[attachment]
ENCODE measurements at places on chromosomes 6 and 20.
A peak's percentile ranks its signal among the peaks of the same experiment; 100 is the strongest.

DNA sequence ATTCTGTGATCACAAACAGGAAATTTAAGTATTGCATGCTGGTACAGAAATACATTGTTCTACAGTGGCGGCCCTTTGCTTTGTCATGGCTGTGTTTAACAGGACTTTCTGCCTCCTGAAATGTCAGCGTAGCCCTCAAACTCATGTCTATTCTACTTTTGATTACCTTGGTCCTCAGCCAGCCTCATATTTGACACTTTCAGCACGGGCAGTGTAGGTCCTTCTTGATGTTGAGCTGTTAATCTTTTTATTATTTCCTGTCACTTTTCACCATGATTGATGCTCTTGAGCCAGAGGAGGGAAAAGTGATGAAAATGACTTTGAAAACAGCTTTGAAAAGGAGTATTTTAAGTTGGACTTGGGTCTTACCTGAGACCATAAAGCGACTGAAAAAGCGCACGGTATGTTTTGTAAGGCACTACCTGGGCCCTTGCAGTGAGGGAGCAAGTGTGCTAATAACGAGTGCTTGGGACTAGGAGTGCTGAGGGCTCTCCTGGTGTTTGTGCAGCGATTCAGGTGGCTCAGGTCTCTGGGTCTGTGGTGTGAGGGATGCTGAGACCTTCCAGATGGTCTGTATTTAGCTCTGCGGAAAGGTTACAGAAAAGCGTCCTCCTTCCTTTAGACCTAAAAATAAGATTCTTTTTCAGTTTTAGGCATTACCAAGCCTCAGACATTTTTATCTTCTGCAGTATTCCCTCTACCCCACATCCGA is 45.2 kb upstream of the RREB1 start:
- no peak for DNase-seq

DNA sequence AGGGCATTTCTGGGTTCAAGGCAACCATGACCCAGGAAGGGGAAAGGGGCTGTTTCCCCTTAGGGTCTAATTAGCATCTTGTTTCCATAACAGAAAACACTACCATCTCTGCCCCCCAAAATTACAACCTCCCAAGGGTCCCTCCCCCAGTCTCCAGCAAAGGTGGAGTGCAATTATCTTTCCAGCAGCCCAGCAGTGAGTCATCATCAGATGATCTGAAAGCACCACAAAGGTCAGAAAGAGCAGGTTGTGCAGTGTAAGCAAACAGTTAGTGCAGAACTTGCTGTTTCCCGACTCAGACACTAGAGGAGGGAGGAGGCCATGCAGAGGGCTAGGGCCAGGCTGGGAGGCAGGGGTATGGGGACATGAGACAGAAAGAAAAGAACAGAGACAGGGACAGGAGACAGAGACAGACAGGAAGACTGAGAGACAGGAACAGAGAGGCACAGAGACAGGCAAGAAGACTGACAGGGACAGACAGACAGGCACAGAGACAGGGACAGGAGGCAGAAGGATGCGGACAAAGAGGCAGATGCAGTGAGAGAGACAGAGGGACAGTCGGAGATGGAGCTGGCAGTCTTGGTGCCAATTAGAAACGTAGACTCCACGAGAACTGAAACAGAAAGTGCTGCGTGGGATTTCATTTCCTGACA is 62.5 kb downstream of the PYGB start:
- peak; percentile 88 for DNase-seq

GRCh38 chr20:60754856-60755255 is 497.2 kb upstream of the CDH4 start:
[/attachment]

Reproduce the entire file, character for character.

ENCODE measurements at places on chromosomes 6 and 20.
A peak's percentile ranks its signal among the peaks of the same experiment; 100 is the strongest.

DNA sequence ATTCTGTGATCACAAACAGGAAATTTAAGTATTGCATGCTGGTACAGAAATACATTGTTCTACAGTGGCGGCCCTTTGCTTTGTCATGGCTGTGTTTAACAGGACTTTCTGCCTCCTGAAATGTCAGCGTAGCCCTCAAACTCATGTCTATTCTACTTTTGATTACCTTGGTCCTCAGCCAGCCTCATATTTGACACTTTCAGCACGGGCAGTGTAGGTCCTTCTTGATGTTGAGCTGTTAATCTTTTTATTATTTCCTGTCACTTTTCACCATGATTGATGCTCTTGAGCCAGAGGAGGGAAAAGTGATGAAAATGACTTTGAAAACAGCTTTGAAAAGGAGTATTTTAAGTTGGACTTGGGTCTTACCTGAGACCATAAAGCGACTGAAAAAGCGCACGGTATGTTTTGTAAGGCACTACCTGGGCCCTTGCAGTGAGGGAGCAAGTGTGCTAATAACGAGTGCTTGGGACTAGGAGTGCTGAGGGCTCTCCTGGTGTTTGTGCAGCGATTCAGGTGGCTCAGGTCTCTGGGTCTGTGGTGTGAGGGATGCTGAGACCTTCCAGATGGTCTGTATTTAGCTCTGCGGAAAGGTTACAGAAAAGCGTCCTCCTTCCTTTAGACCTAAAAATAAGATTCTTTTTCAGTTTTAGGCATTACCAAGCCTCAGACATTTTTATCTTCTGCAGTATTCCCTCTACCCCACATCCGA is 45.2 kb upstream of the RREB1 start:
- no peak for DNase-seq

DNA sequence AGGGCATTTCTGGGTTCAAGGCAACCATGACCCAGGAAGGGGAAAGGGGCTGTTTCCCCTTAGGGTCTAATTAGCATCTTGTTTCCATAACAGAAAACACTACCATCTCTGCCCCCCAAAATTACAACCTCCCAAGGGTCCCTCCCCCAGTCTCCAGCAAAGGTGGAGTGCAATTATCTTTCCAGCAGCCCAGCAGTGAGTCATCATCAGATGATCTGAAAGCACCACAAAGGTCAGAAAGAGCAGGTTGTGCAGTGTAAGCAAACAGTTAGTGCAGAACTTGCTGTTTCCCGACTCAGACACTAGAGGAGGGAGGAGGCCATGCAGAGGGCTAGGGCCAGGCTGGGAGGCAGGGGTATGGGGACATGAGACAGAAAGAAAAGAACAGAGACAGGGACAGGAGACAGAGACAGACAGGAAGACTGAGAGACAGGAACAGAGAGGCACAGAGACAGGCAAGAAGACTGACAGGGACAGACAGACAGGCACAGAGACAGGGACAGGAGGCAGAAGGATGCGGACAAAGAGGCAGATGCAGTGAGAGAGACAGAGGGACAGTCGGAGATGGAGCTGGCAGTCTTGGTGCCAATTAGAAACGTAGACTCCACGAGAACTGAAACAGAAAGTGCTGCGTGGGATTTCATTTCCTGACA is 62.5 kb downstream of the PYGB start:
- peak; percentile 88 for DNase-seq

GRCh38 chr20:60754856-60755255 is 497.2 kb upstream of the CDH4 start: